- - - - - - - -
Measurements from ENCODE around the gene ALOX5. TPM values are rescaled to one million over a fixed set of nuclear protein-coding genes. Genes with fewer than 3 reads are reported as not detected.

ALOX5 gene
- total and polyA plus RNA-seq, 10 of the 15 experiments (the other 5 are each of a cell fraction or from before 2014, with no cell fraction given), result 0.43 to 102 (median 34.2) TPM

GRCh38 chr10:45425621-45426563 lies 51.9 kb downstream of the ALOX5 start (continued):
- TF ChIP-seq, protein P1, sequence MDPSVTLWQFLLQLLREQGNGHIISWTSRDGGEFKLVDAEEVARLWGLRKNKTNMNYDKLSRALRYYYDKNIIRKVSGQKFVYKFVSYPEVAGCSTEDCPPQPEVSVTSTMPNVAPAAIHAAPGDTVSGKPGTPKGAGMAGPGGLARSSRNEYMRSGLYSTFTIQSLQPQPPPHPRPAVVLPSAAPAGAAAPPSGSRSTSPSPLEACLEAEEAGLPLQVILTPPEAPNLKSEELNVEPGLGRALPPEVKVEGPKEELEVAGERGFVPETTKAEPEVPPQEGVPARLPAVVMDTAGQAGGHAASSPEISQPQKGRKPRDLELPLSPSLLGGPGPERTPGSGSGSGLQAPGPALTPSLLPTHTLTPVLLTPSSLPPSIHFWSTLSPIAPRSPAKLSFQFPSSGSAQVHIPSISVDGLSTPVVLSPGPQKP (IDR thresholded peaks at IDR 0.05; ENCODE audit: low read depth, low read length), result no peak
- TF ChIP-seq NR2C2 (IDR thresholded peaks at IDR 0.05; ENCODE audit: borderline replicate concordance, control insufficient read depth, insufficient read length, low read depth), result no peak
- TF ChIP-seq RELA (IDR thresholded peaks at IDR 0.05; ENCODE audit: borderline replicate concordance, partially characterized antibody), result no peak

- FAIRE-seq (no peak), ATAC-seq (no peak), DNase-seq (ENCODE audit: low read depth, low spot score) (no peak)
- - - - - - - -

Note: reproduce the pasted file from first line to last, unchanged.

Measurements from ENCODE around the gene ALOX5. TPM values are rescaled to one million over a fixed set of nuclear protein-coding genes. Genes with fewer than 3 reads are reported as not detected.

ALOX5 gene
- total and polyA plus RNA-seq, 10 of the 15 experiments (the other 5 are each of a cell fraction or from before 2014, with no cell fraction given), result 0.43 to 102 (median 34.2) TPM

GRCh38 chr10:45425621-45426563 lies 51.9 kb downstream of the ALOX5 start (continued):
- TF ChIP-seq, protein P1, sequence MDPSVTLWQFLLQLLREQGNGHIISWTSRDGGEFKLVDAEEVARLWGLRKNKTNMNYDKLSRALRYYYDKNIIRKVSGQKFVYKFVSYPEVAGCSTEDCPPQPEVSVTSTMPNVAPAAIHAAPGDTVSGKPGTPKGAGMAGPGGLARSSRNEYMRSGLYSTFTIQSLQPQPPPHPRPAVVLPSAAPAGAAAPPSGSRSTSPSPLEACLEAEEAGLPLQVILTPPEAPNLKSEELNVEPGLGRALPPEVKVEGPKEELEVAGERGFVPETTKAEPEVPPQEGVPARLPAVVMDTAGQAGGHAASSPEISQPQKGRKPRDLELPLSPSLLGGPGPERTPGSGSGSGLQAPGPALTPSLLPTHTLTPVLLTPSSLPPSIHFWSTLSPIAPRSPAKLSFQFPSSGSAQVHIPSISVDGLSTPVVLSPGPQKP (IDR thresholded peaks at IDR 0.05; ENCODE audit: low read depth, low read length), result no peak
- TF ChIP-seq NR2C2 (IDR thresholded peaks at IDR 0.05; ENCODE audit: borderline replicate concordance, control insufficient read depth, insufficient read length, low read depth), result no peak
- TF ChIP-seq RELA (IDR thresholded peaks at IDR 0.05; ENCODE audit: borderline replicate concordance, partially characterized antibody), result no peak

- FAIRE-seq (no peak), ATAC-seq (no peak), DNase-seq (ENCODE audit: low read depth, low spot score) (no peak)